Jensen C-V8 Mk II: Gentleman Express

Dino Eisele
Jensen C-V8 Mk II
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The brand based in West Bromwich, Staffordshire J ensen is featured in the Automobil-Revue- Catalog from 1964 described as “English commercial vehicle factory with small passenger car production”. That's right, even the passenger cars are somehow commercial vehicles: stable, spacious and unbreakable. The agents of the British secret service therefore drove a Jensen C-V8 - and not an Aston Martin.

Fastest commercial vehicle for four people

Nowadays, Klaus Steffens uses his chestnut-colored C-V8 coupé for rapid rallies -Events from the Histo Monte to the Silvretta Classic, from which he emerged as the overall winner this year, together with his co-driver and wife Karin. That's why this Jensen is not a show vehicle, but a commercial vehicle. The Minilite rims, which are fitted with lush 215/70 tires instead of the original 175 rubbers, are already apparent from afar. This makes the grim-looking four-eyed face even more aggressive.

The Jensen not only looks aggressive, he is too. A 6.3 liter Chrysler V8 with 335 SAE PS and 578 Newton meters of torque pushes the 4.69 meter long four-seater to the power ranges of a Jaguar E-Type 2 + 2 or Aston Martin DB5. The top speed is 225 km /h, and the sprint to 100 km /h takes just seven seconds. This was the first C-V8 Mk II the fastest four-seater of its time. Thanks to the long wheelbase and a high roof structure that extends far back and is reminiscent of a Jaguar sedan, there is enough space for two adults on the two shell-shaped rear seats.

But: The Jensen body is made of fiberglass and therefore, in conjunction with the imported US machine, raises the suspicion that the C-V8 is a sloppily screwed together kitcar.

Far from it, because the most advanced car technology is hidden under the attractive plastic cover. The ladder chassis consists primarily of two arm-thick longitudinal tubes that hold the Torqueflite automatic and the Chrylser V8 in tongs from below. Four disc brakes and standard, height-adjustable three-point belts guarantee a high level of active and passive safety. The hardness of the rearThe driver can adjust the shock absorber in four stages using a rotary knob on the transmission tunnel. Finally, in the interior: wood and leather as far as the eye can see. In addition, nicely made storage compartments next to the rear seats and in the center console.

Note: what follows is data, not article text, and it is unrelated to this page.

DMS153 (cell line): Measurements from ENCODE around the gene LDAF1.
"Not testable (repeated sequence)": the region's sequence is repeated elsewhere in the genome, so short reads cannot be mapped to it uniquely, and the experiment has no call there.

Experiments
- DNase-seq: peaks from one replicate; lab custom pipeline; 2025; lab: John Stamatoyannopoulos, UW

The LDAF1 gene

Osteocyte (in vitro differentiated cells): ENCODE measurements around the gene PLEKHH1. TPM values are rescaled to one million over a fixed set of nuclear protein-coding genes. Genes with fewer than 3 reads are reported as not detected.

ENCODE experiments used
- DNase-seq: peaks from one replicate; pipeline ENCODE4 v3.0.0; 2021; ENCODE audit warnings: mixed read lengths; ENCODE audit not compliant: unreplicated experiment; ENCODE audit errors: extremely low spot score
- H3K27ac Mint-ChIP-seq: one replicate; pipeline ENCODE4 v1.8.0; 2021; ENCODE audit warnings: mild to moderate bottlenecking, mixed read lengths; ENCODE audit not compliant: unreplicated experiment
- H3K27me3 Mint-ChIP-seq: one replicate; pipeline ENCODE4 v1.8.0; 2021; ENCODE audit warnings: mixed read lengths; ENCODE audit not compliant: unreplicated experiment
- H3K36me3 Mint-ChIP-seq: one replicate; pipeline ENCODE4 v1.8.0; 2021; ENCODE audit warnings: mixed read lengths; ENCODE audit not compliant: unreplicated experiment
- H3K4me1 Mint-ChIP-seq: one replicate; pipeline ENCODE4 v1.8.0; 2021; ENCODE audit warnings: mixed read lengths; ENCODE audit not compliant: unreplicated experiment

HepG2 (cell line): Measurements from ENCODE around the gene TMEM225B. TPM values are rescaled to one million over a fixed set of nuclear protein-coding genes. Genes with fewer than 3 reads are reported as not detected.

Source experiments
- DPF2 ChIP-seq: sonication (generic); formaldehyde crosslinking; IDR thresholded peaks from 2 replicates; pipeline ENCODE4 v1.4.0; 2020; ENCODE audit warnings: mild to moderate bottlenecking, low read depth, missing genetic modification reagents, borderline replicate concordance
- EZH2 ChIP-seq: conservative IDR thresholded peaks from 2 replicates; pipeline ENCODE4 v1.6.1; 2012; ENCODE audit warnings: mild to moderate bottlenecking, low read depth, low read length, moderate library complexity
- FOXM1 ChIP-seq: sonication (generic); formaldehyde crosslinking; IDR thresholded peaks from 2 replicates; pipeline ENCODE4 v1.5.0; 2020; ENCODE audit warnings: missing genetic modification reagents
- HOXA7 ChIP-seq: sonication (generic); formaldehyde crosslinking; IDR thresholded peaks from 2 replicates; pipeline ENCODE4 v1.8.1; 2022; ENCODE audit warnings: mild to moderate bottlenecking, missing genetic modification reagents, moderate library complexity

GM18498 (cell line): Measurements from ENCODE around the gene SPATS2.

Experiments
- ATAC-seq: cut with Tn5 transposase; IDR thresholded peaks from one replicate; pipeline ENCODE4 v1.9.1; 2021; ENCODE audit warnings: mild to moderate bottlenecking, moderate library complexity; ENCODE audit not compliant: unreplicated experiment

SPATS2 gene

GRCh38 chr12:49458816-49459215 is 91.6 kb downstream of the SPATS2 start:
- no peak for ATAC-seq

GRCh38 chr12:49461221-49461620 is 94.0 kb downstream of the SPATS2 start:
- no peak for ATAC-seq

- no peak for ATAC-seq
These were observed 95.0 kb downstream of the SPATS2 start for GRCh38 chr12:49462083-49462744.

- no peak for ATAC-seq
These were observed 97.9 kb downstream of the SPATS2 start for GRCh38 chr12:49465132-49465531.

Thanks to armaments production, Jensen can build cars

A look at the history of the traditional brand also makes it clear that there are no bunglers going on here were. The Birmingham brothers Alan (1906-1993) and Richard Jensen (1909-1976) took over the bodywork company W. J. Smith & Sons in 1936, where they had worked for several years as constructors and designers. In addition to truck bodies, sporty passenger cars were also produced, including those based on Ford. One of the clients was none other than US film star Clark Gable.

The first Jensen passenger car, an open tourer with a 3.6-liter V8 from Ford, appeared in 1935 and was built 50 times. Nevertheless, lightweight trucks with aluminum box frames, which Jensen sold under the JNSN brand, remained the real bestsellers.

Due to the production of armaments, including superstructures for fire fighting and ambulance vehicles, Jensen survived the war years with well-filled ones Cash registers and devoted himself increasingly to the production of passenger cars.

After the large PW sedan with a four-liter six-cylinder from Austin, Jensen presented the first Interceptor with a modern pontoon body made of aluminum in 1950. Jensen designer Eric Neale, who came from Wolseley in 1946, created his masterpiece nine years later.

The body of the 541 with its powerfully rounded fastback rear was made of fiberglass and was already resting on the ladder frame of the subsequent C-V8 , but had to make do with the only 130 hp Austin six-cylinder.

First ABS series car from 1966: Jensen FF

The Jensen FF (Ferguson Formula) from 1966, which looks like Also based technically on the new Interceptor designed by Vignale, it was the first production car to have permanent all-wheel drive and an ABS braking system.

But not only numerous technical innovations, but also many third-party orders taken on by Jensen document the versatility of the British company. This is how the Austin Healey and the Volvo P 1800 Coupé, among others, were built there at times.

But Steffens ’Rallye-Jensen shows best what the exotic is made of. The graduate economist and engineer, who maintains his C-V8 and other top-class old and youngtimers himself, bought the coupé in 2004 from a man in his mid-thirties in England.

“He drove the car as an everyday car and needed it because of his offspring a practical car with a tailgate, ”reports Steffens. The Jensen had the second engine, but the first paint. After the V8 machine had been thoroughly drained, the new owners reeled off 40,000 breakdown-free kilometers with their English dresser


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